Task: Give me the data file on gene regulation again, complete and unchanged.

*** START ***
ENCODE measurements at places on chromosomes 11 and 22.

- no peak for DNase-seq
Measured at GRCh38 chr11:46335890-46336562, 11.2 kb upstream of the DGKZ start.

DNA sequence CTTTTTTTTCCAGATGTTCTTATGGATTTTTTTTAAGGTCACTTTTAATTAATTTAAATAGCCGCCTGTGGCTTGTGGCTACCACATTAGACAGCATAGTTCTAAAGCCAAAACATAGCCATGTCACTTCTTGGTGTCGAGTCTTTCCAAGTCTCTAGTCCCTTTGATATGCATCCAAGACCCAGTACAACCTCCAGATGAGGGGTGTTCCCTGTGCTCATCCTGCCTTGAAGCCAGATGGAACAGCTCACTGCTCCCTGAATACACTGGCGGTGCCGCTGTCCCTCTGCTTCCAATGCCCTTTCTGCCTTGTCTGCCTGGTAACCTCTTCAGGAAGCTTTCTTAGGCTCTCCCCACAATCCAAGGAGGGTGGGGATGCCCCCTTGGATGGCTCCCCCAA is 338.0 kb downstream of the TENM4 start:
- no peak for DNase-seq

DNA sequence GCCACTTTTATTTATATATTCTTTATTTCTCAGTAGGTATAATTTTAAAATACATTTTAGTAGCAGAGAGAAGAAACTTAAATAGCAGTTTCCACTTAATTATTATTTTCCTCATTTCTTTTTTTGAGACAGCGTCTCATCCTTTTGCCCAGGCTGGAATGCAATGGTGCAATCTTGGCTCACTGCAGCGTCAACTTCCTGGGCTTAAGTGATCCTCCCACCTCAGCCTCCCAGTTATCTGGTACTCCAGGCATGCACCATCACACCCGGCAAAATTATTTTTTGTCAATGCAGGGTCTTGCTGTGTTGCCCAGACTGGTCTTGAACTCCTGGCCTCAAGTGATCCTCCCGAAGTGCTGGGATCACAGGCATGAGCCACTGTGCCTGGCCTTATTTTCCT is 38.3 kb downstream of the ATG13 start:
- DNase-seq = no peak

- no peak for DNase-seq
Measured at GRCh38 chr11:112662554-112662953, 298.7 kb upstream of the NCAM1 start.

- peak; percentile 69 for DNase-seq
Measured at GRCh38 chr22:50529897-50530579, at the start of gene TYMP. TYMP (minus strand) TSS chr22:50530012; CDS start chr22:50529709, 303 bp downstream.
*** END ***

ENCODE measurements at places on chromosomes 11 and 22.

- no peak for DNase-seq
Measured at GRCh38 chr11:46335890-46336562, 11.2 kb upstream of the DGKZ start.

DNA sequence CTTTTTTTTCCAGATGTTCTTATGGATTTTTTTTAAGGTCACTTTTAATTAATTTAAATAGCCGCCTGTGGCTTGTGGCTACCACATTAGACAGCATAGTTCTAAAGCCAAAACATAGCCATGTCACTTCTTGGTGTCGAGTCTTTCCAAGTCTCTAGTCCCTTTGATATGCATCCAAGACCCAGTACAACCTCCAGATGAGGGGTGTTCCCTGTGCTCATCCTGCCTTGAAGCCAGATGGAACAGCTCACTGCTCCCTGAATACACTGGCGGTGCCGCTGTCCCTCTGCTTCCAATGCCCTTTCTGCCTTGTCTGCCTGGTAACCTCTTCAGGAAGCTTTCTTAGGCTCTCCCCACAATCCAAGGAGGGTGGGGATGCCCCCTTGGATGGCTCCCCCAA is 338.0 kb downstream of the TENM4 start:
- no peak for DNase-seq

DNA sequence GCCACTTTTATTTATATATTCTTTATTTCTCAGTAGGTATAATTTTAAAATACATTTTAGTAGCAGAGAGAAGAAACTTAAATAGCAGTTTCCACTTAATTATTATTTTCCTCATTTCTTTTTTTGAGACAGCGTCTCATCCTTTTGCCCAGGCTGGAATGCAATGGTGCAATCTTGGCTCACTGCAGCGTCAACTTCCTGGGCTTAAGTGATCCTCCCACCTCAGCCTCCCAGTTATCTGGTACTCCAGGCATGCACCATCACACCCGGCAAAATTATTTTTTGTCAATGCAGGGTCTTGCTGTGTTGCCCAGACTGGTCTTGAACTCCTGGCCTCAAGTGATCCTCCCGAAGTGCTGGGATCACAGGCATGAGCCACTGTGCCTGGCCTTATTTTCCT is 38.3 kb downstream of the ATG13 start:
- DNase-seq = no peak

- no peak for DNase-seq
Measured at GRCh38 chr11:112662554-112662953, 298.7 kb upstream of the NCAM1 start.

- peak; percentile 69 for DNase-seq
Measured at GRCh38 chr22:50529897-50530579, at the start of gene TYMP. TYMP (minus strand) TSS chr22:50530012; CDS start chr22:50529709, 303 bp downstream.